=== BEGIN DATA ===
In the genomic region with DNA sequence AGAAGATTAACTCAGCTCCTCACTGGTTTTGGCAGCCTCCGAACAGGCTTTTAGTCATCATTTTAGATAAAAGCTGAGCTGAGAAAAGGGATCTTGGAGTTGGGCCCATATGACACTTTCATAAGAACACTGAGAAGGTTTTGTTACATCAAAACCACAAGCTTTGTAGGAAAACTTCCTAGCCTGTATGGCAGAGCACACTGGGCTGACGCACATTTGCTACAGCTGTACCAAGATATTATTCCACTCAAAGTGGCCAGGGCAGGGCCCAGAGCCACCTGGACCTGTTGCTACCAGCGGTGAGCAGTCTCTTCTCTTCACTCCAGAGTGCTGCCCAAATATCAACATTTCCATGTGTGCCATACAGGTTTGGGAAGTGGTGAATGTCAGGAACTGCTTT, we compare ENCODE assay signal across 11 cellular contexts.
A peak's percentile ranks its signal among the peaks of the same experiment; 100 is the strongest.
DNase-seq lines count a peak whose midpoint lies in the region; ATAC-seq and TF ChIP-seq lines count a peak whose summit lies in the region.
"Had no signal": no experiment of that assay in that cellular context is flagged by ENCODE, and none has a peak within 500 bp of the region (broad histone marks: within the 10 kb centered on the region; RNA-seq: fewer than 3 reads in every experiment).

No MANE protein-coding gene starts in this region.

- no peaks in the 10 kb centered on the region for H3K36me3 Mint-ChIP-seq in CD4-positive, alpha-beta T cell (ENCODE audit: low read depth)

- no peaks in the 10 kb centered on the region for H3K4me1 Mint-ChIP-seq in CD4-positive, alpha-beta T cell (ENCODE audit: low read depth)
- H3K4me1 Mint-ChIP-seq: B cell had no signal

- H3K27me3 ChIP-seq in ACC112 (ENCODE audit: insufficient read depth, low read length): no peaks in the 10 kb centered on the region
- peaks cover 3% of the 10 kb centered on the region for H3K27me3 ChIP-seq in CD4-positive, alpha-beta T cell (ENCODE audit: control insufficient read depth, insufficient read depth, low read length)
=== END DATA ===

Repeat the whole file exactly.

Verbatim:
In the genomic region with DNA sequence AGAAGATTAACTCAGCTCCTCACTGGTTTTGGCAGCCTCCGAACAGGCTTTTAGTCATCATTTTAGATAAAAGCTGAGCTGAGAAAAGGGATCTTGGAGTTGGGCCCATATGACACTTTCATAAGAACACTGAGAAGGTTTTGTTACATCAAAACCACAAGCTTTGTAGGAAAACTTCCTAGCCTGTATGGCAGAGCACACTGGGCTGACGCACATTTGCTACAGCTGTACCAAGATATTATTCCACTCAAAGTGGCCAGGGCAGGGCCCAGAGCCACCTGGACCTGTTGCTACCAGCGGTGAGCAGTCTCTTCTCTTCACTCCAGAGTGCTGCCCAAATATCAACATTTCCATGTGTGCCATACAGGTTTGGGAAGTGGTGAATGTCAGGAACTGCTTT, we compare ENCODE assay signal across 11 cellular contexts.
A peak's percentile ranks its signal among the peaks of the same experiment; 100 is the strongest.
DNase-seq lines count a peak whose midpoint lies in the region; ATAC-seq and TF ChIP-seq lines count a peak whose summit lies in the region.
"Had no signal": no experiment of that assay in that cellular context is flagged by ENCODE, and none has a peak within 500 bp of the region (broad histone marks: within the 10 kb centered on the region; RNA-seq: fewer than 3 reads in every experiment).

No MANE protein-coding gene starts in this region.

- no peaks in the 10 kb centered on the region for H3K36me3 Mint-ChIP-seq in CD4-positive, alpha-beta T cell (ENCODE audit: low read depth)

- no peaks in the 10 kb centered on the region for H3K4me1 Mint-ChIP-seq in CD4-positive, alpha-beta T cell (ENCODE audit: low read depth)
- H3K4me1 Mint-ChIP-seq: B cell had no signal

- H3K27me3 ChIP-seq in ACC112 (ENCODE audit: insufficient read depth, low read length): no peaks in the 10 kb centered on the region
- peaks cover 3% of the 10 kb centered on the region for H3K27me3 ChIP-seq in CD4-positive, alpha-beta T cell (ENCODE audit: control insufficient read depth, insufficient read depth, low read length)